hobodave's answer is most of the way there but I think it understates the importance of protein toxins. With the vast majority of foodborne illnesses, the bacteria aren't particularly harmful at all; what you need to worry about is the protein toxins they produce.
E.Coli - probably the most well-known form of food poisoning along with Salmonella - is actually a harmless bacteria that already lives in your lower intestine. But there is a particular strain of E.Coli, notably O157:H7, that is primarily associated with food poisoning. The reason? It produces what's called a Shiga-like Toxin.
E.Coli contamination is actually dangerous on two fronts. Because the bacteria are so well-adapted to surviving in the human digestive system (as I pointed out earlier, that's their primary habitat), ingesting even a relatively small number of the bacteria will result in them multiplying and producing those toxins in your gut (and the rest of the way down). This is why it normally takes several days for you to feel the effects of this type of food poisoning; that's how long it takes for them to produce the toxins in sufficient quantity for your body to notice.
But they don't need to be in your gut to produce those toxins; a piece of meat at room temperature provides good enough conditions and more than enough raw material for them reproduce and emit those same toxins. So if you leave it sitting out too long, then it really doesn't matter how many bacteria you kill, you are going to end up with E.Coli poisoning fast, because you don't even need to wait for them to produce the toxins; they're already there.
The problem is that you can't "kill" a protein toxin with a brief burst of heat because a protein isn't alive. It's just a protein. The temperatures and times needed to destroy that toxin would be similar to the temperatures and times needed to destroy all of the protein in the food, draining all the nutrition value and quite possibly turning it into a lump of charcoal.
Salmonella seems to be a fountain of misinformation with all sorts of people saying that it doesn't produce toxins. This simply isn't true. Inside the host it produces what's called an AvrA toxin (which isn't "toxic" per se, but allows the bacteria to grow to larger numbers), and some strains can also produce a CdtB toxin, which is highly toxic. (Apparently there's also a similar toxin produced by other strains.) I'll be honest, a lot of the medical mumbo-jumbo is way beyond my ability to comprehend, but it seems that a lot of the public confusion comes from the fact that salmonella can do some nasty things even without the toxins - but that doesn't mean that the toxins themselves can't do plenty of damage even if you manage to kill the bacteria.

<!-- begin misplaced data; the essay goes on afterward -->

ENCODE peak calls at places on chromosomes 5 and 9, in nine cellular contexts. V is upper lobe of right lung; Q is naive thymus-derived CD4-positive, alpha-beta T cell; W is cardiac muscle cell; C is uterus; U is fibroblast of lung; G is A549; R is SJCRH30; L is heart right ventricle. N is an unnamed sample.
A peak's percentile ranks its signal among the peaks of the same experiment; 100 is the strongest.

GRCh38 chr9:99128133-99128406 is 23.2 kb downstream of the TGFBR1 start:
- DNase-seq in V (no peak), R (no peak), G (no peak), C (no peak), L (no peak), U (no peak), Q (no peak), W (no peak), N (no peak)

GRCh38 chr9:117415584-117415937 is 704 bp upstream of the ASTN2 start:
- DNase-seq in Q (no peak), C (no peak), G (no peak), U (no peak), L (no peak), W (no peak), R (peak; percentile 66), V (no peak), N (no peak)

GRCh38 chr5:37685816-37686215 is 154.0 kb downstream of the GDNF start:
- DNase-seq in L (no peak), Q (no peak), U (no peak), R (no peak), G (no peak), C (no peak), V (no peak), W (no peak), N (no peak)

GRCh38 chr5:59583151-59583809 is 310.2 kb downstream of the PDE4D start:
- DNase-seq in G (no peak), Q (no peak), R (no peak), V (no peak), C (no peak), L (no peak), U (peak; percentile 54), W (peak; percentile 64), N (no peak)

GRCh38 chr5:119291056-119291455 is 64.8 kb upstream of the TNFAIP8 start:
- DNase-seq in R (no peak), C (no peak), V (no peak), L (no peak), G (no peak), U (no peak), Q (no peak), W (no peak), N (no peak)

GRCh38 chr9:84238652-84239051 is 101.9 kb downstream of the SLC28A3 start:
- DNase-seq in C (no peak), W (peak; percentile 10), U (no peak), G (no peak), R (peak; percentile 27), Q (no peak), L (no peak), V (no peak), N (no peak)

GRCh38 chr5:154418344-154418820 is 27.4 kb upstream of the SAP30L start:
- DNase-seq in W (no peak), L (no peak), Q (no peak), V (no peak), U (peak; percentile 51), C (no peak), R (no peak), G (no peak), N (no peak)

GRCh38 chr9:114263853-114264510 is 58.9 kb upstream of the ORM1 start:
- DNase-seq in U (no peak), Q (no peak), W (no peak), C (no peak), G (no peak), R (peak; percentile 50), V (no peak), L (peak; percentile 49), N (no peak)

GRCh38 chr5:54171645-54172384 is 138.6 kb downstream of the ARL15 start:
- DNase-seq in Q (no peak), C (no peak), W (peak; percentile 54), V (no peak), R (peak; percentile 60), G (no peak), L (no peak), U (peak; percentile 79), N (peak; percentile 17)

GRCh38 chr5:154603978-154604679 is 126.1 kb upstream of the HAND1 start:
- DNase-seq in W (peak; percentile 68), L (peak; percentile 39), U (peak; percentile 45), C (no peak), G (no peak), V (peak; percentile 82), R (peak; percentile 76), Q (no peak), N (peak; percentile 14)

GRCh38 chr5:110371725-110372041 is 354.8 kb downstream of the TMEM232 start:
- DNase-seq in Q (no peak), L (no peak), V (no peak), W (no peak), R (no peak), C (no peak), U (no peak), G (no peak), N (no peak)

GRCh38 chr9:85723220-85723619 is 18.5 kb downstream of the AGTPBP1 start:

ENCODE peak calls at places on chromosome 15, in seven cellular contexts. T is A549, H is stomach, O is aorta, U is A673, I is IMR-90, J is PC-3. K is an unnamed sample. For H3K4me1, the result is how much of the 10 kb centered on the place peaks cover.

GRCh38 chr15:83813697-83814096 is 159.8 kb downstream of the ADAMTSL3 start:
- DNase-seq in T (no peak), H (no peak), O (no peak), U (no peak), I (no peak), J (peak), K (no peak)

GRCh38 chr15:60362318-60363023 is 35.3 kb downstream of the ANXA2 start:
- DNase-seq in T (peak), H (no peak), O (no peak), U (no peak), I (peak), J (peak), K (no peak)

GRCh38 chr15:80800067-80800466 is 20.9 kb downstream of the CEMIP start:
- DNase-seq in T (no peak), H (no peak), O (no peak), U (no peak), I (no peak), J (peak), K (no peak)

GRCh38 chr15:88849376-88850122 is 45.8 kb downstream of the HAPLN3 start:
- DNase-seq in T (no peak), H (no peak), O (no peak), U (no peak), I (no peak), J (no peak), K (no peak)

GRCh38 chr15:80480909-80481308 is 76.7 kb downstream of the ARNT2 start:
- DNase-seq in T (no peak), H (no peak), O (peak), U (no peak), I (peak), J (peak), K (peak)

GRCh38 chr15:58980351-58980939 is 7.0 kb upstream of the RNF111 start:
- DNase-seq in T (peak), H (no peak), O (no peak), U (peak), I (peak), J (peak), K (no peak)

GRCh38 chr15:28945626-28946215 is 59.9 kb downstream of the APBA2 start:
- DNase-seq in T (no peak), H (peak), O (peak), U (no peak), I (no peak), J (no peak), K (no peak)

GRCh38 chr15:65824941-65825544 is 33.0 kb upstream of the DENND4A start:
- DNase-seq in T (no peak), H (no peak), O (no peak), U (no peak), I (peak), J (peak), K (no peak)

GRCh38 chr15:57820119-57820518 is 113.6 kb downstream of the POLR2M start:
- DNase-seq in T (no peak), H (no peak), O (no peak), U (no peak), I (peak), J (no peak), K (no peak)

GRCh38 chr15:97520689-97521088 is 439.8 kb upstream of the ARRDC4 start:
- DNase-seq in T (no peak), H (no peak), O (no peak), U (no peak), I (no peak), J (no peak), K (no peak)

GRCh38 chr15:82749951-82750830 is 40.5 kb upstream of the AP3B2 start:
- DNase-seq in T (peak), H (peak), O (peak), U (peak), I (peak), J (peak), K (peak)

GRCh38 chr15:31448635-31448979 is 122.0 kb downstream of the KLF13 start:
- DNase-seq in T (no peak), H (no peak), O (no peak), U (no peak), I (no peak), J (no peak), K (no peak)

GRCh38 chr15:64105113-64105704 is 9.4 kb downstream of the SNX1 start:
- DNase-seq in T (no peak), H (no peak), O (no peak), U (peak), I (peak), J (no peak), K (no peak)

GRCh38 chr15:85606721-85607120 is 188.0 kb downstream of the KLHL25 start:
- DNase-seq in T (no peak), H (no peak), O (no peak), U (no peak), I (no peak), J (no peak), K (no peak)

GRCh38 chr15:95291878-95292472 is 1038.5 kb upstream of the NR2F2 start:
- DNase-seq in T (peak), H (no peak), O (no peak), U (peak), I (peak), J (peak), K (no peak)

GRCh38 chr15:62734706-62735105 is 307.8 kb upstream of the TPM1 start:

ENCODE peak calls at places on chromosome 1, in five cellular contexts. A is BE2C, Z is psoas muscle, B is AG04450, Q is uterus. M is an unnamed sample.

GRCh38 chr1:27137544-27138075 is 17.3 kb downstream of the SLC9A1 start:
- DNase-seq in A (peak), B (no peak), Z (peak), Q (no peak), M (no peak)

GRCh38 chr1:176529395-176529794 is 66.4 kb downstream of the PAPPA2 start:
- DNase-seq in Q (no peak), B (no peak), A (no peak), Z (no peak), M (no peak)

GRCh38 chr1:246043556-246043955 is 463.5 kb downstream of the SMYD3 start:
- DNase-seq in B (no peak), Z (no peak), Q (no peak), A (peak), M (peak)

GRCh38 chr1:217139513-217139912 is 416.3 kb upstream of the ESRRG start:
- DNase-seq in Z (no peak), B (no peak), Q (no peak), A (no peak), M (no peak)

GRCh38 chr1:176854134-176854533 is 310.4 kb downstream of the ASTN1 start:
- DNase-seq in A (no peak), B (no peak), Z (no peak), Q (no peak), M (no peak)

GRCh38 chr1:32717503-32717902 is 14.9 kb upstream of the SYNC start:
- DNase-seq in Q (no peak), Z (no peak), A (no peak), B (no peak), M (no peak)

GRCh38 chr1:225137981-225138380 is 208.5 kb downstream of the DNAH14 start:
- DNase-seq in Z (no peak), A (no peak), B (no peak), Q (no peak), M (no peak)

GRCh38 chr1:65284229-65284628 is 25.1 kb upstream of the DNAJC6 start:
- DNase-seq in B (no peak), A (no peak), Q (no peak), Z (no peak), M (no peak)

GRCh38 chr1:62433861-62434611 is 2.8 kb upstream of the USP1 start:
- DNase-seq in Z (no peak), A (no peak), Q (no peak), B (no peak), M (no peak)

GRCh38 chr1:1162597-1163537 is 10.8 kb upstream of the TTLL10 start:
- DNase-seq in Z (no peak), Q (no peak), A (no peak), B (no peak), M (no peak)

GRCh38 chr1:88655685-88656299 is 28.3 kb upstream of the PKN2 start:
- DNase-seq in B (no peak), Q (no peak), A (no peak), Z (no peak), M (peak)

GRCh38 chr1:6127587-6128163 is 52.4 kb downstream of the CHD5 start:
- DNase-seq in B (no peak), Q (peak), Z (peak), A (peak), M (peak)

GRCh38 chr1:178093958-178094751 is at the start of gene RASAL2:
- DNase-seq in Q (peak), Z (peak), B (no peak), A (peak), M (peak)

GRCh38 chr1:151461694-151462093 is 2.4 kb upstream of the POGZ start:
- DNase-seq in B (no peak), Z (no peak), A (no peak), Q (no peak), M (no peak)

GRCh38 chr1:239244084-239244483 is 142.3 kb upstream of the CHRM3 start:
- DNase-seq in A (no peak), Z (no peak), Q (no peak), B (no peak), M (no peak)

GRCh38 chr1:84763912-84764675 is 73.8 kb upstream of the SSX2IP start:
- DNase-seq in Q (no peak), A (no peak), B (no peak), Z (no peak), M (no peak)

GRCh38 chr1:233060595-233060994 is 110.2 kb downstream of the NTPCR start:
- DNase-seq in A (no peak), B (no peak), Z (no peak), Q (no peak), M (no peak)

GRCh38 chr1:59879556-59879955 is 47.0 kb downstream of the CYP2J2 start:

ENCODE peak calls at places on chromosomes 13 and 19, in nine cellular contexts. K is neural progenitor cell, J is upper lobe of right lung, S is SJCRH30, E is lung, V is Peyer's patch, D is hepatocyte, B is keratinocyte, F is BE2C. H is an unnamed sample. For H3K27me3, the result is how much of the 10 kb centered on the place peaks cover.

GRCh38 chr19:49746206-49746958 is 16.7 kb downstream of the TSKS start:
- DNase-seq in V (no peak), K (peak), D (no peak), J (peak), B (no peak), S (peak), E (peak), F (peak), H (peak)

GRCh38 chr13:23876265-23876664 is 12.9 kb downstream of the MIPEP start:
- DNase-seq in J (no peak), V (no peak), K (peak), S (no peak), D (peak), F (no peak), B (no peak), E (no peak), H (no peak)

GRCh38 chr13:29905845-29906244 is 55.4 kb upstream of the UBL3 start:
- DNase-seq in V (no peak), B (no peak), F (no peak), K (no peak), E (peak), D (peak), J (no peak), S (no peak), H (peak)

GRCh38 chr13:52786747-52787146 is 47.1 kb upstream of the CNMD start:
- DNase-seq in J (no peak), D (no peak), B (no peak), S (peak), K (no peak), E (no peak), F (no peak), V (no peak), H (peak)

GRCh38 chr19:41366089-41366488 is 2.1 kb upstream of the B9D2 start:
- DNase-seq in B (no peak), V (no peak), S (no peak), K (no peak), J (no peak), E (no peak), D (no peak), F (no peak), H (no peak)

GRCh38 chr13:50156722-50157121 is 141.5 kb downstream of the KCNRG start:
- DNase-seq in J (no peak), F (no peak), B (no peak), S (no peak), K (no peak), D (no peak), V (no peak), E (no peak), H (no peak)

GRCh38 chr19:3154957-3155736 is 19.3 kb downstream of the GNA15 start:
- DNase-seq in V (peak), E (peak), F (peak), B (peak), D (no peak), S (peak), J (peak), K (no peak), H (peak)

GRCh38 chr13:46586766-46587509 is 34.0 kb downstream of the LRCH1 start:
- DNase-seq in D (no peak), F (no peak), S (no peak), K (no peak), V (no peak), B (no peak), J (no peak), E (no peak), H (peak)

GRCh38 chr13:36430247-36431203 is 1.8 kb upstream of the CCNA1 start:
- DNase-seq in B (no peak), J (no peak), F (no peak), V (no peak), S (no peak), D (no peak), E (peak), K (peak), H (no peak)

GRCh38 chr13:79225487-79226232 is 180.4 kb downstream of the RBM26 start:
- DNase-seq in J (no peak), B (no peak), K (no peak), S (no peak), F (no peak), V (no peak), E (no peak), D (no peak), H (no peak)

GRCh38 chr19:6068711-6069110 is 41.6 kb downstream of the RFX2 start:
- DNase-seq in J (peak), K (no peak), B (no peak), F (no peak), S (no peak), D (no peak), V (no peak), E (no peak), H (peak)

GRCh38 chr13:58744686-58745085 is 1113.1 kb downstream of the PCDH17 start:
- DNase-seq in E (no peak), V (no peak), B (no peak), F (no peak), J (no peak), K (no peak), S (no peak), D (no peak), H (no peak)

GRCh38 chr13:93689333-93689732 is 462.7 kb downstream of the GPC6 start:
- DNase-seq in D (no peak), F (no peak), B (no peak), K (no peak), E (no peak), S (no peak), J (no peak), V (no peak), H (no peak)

The same applies to many other types of dangerous bacteria; C.diptheriae produce the diphtheria toxin, C.botulinum produce the botulinum toxin (botulism); even the infamous mad cow disease was, as far as we know, caused by a protein, not a bacteria, which is why it was able to be transmitted to humans even through cooked beef.
Are protein toxins the only reason why the USDA insists on a maximum 4-hour cumulative danger zone? Probably not. As hobodave says, the more the bacteria multiply, the harder is to kill all of them, even at high temperatures. The figure of 74° C / 165° F that the food agencies give us for poultry is not going to kill exactly 100% of all the bacteria, and if it only kills - I'm just throwing out a number here - 99.999% of them, that may be good enough for relatively fresh poultry but won't be enough if you've got a whole bacterial colony to worry about.
We can only speculate as to exactly what's entailed by the "danger zone" but my guess is that it's actually a combination of statistics, probabilities, and safety margins, which include, but are not limited to, the effects of protein toxins.